For the new worship pastor, abdicating would occur if the senior pastor gave away authority over the worship program while disowning the responsibility. To the worship pastor, the senior pastor would seem disengaged. On some Sundays, the worship would go really well and on others it wouldn’t. In either case the senior pastor would never comment or provide feedback on the program, making his expectations unclear. Training would never be discussed or offered. Even though the worship pastor would love to discuss the upcoming sermon series to plan musical selections better, the senior pastor would never have the time. In this case the senior pastor is not giving away authority to multiply the ministry but is giving away authority to give up the ministry.

Disabling

Disabling is another alternative to empowering. It refers to the inappropriate act of giving away responsibility but keeping the authority. When this occurs, the established leader holds the emerging leader accountable for ministry outcomes without giving him or her decision-making freedom. In the context of this disempowerment, many negative scenarios result. First, it places a low ceiling on the emerging leader’s development potential. Learning is stunted because he or she never gets behind the wheel of ministry. Second, the ministry never multiplies because one person is still making all of the decisions. Third, frustration snowballs because the established leader never considers himself ultimately accountable and can blame others when problems arise.

Leaders who disable will eventually discourage emerging leaders–in many cases to the point of leaving the ministry area. Using the new worship pastor as an example, disabling occurs if the senior pastor gives the worship pastor critical feedback about a poor response from the congregation. Since the worship pastor wasn’t given authority to design the program, he should not be held responsible for the outcome of the program (assuming he did what the senior pastor told him to do). 

One key to discerning leadership disablement is observing with whom the established leader communicates when problems or critical decisions arise. If a leader bypasses other leaders or emerging leaders in the organization to effect change, disabling occurs. The decision-making power has never really been given away. For example, the senior pastor is guilty of disabling if he goes straight to the pianist to cut a special music piece from the worship program instead of working with the worship pastor.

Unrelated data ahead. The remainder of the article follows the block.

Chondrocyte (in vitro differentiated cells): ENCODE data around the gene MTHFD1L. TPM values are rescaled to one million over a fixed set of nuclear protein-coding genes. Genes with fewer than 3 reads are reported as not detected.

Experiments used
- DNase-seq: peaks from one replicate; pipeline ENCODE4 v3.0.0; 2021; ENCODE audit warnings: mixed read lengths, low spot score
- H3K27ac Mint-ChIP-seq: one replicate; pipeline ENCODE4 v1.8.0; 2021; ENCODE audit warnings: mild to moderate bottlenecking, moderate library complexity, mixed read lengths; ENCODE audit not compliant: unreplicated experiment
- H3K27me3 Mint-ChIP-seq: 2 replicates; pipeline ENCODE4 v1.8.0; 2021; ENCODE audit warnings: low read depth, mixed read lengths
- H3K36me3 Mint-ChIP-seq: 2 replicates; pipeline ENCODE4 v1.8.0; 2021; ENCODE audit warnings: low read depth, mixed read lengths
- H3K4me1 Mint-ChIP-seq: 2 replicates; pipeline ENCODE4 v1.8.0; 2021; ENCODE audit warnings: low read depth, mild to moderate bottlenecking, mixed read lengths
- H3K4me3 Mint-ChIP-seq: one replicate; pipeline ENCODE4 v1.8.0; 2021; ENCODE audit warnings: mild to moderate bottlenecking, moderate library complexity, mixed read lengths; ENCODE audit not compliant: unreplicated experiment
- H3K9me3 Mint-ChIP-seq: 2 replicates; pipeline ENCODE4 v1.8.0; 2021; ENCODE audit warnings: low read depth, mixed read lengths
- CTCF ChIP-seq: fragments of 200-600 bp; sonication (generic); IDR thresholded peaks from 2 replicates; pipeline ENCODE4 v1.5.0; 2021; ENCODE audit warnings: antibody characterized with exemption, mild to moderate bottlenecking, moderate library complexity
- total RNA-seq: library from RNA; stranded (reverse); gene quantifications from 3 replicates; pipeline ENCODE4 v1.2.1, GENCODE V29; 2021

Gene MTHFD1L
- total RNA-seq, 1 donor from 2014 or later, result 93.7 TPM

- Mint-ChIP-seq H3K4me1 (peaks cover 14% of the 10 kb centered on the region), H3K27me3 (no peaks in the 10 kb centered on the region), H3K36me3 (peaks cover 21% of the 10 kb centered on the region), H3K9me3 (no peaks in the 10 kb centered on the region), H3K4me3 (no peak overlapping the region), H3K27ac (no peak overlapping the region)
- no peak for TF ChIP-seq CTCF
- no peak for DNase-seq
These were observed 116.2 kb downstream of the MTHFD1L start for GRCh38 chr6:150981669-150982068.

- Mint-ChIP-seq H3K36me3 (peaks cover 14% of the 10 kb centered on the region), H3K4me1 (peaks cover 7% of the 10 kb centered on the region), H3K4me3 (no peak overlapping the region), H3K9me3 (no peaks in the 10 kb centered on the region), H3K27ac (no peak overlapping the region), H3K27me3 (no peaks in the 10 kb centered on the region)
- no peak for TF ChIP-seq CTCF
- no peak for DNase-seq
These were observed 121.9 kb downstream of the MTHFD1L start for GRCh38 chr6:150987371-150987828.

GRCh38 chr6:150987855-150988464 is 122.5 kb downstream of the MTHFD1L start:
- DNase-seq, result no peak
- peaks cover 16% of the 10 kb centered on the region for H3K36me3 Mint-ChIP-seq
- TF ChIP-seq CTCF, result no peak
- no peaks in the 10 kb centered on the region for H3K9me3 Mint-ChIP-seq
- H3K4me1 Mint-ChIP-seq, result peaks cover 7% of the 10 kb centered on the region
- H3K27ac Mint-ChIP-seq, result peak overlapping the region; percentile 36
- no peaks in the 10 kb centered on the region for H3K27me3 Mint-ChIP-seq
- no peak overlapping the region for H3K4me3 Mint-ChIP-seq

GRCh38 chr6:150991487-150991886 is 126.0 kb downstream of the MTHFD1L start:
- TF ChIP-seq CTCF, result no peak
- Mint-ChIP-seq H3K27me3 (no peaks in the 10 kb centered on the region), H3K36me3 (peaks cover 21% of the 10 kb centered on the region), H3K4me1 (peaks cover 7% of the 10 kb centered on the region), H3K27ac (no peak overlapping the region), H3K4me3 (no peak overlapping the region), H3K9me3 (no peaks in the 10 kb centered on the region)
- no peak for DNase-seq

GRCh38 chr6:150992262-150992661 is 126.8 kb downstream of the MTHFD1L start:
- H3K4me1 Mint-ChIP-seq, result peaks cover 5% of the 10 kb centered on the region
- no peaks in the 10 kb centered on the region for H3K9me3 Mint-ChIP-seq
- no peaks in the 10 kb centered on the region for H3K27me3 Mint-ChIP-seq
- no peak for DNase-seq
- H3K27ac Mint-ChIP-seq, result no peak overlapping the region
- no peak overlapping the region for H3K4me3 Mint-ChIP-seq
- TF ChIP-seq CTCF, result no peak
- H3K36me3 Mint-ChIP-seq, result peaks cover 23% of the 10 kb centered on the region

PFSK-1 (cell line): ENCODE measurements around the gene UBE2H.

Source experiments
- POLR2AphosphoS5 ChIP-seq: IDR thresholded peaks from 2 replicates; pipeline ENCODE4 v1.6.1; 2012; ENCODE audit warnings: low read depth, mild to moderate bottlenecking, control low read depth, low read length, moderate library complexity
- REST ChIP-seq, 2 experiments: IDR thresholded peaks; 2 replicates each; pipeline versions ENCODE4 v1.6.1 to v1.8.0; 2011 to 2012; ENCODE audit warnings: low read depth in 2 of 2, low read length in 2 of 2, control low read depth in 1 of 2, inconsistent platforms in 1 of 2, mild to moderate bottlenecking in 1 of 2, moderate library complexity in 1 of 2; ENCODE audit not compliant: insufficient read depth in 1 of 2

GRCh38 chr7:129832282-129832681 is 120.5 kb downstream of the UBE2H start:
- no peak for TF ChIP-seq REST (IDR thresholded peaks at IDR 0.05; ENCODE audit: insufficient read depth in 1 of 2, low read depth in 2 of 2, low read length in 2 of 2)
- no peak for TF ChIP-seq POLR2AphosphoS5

The Benefits of Empowerment

Let’s return to the senior pastor and his new worship pastor to illustrate the positive aspects of empowerment. Six months have passed and the senior pastor decides to empower the worship pastor. The senior pastor still feels responsible for the outcome of the worship event, but now the authority of designing the program rests in the hands of the worship pastor. Imagine the context that develops: The pastor looks for ways to further equip his worship pastor and build his skills. The pastor cares enough to write down his regular feedback with both strengths and weaknesses of the program. The pastor plans time to discuss future sermon series.

On the flip side, the empowered worship pastor appreciates the opportunity to make the programming decisions. (His gifts and training, as opposed to those of the senior pastor, are better suited for the role.) He feels comfortable getting input from his pastor because he knows that the pastor will not simply blame him for negative outcomes but will help him solve problems and make progress. The worship pastor knows that when critical decisions arise, the senior pastor will not go behind his back to give direction to the worship team. Best of all, the pastor openly praises the worship pastor when he does well and personally accepts the responsibility when outcomes don’t go well.


The typical pastor has too many balls to juggle. His greatest need is not more balls to throw in the air or more time to perform or more juggling tips; his greatest need is more jugglers–individuals who can lead ministry under his guidance. Empowerment represents a point in the leadership development process when a leader stops juggling one of his balls and hands it to an emerging leader. No amount of leadership development–classroom training, reading, practicing, or mentoring–can produce a leader without ultimately handing off ministry to emerging leaders. Therefore, understanding and applying the concept of empowerment are essential to developing more leaders in your church.


Dr. Aubrey Malphurs is the Founder of The Malphurs Group and a retired senior professor of leadership and pastoral ministry at Dallas Theological Seminary. Dr. Malphurs is an award-winning author of more than 20 books with titles focusing on strategic planning, leadership development, and organizational strategy.